Practicing Better Food Waste Management
Whether it's buying energy-efficient equipment, investing in sustainable dinnerware, or switching to eco-friendly take out containers, restaurant operators are seeking ways to lessen their environmental impact. This increase in environmental awareness has likely been encouraged by the trendy "going green" movement, but most restaurants still don't address one major problem eating into profits: food waste.
Because of the massive amounts of food being thrown out each year, the food waste problem across the globe is also a major environmental concern. Wasted food that degrades in a landfill releases methane, a greenhouse gas with an estimated Global Warming Potential (GWP) of between 28 and 36; in contrast, carbon dioxide, the greenhouse gas used as a reference for the GWP scale, has an estimated GWP of one.1 Although this problem is seen each day by restaurant employees who prep and serve food or bus tables, it might be difficult to recognize the full impact of this food waste without seeing statistics.
The Restaurant Food Waste Problem
The Food and Agriculture Organization of the United Nations estimates that global food waste amounts to 1.3 billion tons of food each year, or approximately one-third of all food meant for human use.2 The National Resources Defense Council estimates that Americans waste 40 percent of their food, which adds up to a $165 billion loss every year. A 15 percent reduction of this amount could help feed as many as 25 million people3.
While industrial, residential, and grocery store food waste makes up a little more than 50 percent of the 80 billion pounds of food that ends up in landfills each year, restaurant food waste makes up 37 percent and institutional facilities like hotels and schools are responsible for another 11 percent.4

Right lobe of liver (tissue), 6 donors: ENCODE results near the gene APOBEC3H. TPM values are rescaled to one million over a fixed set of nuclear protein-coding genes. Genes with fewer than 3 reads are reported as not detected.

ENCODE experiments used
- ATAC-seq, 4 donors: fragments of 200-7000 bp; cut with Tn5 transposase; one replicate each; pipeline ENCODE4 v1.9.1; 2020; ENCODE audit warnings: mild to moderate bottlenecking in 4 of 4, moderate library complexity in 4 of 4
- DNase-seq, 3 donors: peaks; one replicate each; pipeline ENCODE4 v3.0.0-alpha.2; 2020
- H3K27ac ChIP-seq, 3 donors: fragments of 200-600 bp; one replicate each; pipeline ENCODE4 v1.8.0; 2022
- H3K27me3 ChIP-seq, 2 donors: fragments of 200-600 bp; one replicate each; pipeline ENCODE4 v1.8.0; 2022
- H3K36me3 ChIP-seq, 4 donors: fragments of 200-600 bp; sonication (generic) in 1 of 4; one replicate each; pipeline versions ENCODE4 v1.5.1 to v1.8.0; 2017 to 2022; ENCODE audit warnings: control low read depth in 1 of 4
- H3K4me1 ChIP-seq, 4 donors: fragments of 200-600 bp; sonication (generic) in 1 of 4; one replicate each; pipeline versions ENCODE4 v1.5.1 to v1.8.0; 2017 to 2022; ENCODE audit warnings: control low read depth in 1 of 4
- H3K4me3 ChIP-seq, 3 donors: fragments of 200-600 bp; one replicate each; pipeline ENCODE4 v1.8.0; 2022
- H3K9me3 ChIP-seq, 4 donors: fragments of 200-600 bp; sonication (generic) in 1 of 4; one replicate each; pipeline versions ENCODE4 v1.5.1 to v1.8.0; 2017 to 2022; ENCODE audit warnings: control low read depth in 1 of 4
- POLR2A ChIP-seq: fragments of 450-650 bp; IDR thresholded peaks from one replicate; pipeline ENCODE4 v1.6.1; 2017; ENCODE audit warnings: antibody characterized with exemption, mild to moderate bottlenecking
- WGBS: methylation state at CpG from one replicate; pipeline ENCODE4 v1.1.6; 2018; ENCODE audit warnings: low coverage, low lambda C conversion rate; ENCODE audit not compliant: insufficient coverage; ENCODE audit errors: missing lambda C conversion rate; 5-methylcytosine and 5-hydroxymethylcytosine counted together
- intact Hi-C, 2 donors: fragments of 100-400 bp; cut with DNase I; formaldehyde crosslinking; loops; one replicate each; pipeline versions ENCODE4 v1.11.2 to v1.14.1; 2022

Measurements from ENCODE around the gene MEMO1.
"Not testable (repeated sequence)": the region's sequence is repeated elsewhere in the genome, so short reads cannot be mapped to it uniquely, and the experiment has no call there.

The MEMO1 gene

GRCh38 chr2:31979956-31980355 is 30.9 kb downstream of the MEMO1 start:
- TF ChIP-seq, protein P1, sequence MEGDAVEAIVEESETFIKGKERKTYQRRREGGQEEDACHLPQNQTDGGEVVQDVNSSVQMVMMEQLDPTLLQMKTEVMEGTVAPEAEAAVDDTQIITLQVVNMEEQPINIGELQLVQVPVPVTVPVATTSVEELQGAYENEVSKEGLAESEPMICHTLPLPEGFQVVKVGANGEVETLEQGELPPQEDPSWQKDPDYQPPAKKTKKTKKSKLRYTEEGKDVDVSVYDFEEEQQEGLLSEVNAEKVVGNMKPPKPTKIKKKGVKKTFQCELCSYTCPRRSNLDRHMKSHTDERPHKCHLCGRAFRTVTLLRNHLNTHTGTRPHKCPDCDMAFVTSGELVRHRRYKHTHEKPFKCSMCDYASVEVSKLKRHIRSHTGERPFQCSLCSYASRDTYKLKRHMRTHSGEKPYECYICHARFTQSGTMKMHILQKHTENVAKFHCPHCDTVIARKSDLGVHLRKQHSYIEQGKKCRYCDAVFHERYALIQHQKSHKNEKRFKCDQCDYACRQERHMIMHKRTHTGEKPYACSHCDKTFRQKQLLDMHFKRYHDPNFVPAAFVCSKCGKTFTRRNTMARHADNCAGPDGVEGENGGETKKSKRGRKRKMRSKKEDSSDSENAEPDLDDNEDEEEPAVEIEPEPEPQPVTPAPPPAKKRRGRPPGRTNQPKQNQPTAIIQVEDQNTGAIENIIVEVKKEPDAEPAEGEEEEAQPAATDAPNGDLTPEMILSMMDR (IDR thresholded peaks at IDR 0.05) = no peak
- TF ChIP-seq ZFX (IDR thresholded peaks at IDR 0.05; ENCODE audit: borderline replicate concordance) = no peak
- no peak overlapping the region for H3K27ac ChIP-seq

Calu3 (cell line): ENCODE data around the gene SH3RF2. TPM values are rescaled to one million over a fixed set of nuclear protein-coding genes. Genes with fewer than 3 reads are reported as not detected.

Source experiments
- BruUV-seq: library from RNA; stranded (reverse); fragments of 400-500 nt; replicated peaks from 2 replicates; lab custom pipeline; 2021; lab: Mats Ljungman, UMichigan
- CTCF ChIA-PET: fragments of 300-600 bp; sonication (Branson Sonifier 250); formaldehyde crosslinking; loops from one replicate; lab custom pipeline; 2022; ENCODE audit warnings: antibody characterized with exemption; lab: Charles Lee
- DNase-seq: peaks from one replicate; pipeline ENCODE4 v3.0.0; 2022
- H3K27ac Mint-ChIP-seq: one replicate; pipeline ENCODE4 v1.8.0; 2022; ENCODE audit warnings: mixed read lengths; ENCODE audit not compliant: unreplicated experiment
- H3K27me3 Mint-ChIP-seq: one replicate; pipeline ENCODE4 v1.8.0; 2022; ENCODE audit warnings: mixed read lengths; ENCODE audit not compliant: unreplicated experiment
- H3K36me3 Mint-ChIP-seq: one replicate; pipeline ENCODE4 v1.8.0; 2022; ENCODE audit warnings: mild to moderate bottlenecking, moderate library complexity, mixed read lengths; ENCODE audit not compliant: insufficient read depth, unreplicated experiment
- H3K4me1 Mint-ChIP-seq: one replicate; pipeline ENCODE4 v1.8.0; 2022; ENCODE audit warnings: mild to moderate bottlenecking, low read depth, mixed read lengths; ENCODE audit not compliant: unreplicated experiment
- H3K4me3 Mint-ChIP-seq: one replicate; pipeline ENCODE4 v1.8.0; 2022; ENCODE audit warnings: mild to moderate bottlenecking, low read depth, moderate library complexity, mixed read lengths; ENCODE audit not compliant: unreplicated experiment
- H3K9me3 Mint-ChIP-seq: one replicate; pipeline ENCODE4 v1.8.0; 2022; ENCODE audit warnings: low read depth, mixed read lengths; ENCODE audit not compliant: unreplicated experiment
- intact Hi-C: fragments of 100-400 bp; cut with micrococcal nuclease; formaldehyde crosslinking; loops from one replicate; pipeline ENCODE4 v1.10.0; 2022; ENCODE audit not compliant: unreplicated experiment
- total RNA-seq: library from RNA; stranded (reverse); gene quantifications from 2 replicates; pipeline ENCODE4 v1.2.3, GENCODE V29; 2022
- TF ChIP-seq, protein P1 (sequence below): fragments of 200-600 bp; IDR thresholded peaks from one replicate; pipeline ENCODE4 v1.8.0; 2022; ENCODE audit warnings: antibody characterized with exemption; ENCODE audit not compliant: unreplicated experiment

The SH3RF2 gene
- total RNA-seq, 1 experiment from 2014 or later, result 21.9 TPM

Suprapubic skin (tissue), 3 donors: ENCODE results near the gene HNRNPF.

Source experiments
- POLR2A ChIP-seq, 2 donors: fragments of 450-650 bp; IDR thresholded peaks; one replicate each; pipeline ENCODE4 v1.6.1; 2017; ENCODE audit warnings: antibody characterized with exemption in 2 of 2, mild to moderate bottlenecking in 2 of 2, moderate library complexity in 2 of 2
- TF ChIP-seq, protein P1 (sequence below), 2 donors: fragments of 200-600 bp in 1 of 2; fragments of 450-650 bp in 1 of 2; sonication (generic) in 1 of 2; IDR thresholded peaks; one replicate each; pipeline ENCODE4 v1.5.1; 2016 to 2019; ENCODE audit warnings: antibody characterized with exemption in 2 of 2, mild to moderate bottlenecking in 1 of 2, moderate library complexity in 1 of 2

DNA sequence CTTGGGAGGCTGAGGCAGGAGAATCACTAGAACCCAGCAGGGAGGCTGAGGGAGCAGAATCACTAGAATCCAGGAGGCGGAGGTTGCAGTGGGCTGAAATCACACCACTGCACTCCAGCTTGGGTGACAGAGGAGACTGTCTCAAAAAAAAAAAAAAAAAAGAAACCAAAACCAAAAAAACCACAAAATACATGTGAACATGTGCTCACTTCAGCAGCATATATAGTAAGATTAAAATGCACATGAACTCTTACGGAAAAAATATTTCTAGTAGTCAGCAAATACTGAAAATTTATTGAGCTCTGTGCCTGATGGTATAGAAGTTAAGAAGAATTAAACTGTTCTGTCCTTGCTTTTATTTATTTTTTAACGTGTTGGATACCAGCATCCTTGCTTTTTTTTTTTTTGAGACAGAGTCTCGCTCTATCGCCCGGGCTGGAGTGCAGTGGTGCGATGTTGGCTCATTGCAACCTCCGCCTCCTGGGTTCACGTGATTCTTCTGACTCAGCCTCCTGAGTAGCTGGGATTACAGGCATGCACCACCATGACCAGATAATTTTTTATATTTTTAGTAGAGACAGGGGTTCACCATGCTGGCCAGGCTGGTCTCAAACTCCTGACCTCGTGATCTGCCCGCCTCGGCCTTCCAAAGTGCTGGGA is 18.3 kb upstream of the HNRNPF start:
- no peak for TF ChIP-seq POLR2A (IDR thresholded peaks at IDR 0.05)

In 2015, the United States Department of Agriculture and the Environmental Protection Agency announced plans for a 50 percent decrease in food waste by 2030, marking the first time the United States has set a national goal for reducing its food waste.5 Because restaurants and institutions account for more than 45 percent of the country's overall food waste, the participation of these foodservice operations is a vital part of successfully reducing food waste in America. Practicing more responsible food waste management in your restaurant or facility can seem like a daunting task, but it might be easier than you think.
Ways to Minimize Restaurant Food Waste
The EPA's food recovery hierarchy suggests five ways to prevent food loss before sending it to a landfill. These are, ranked from most to least ideal: source reduction, feeding hungry people, feeding animals, industrial repurposing, and composting.6
1. Reduce Waste at the Source
Source reduction is the EPA's top suggestion because it helps prevent waste from ever being created. Buying more than you need to ensure you don't run out of an ingredient often results in purchasing food that never gets used, which wastes money and food. To help avoid buying more than you need, keep track of what currently gets thrown away and adjust your next order. If you do find yourself with a surplus of an ingredient, make an effort to use it up before it expires by creating a special menu item.
You can also reduce the amount of food waste created by customers by tracking what's ordered and what's actually eaten. You might find that a particular side item isn't very popular or that the portion sizes for some entrees are too large. For example, salads and sandwiches might not make appealing leftovers and can be offered in smaller portions, particularly during lunch hours.
2. Feed Hungry People
The goal of any restaurant is to feed hungry people, but the EPA's next recommendation aims to encourage donations to organizations that serve meals to food-insecure individuals and families. Some establishments hesitate to donate food because of legal issues that may arise, but the Good Samaritan Food Donation Act provides protection for those making food and grocery donations. Get in touch with a food bank or nonprofit organization in your area to find out what they need, what you can donate, and how the donation will be received. As an added incentive, your donations might also be tax-deductible.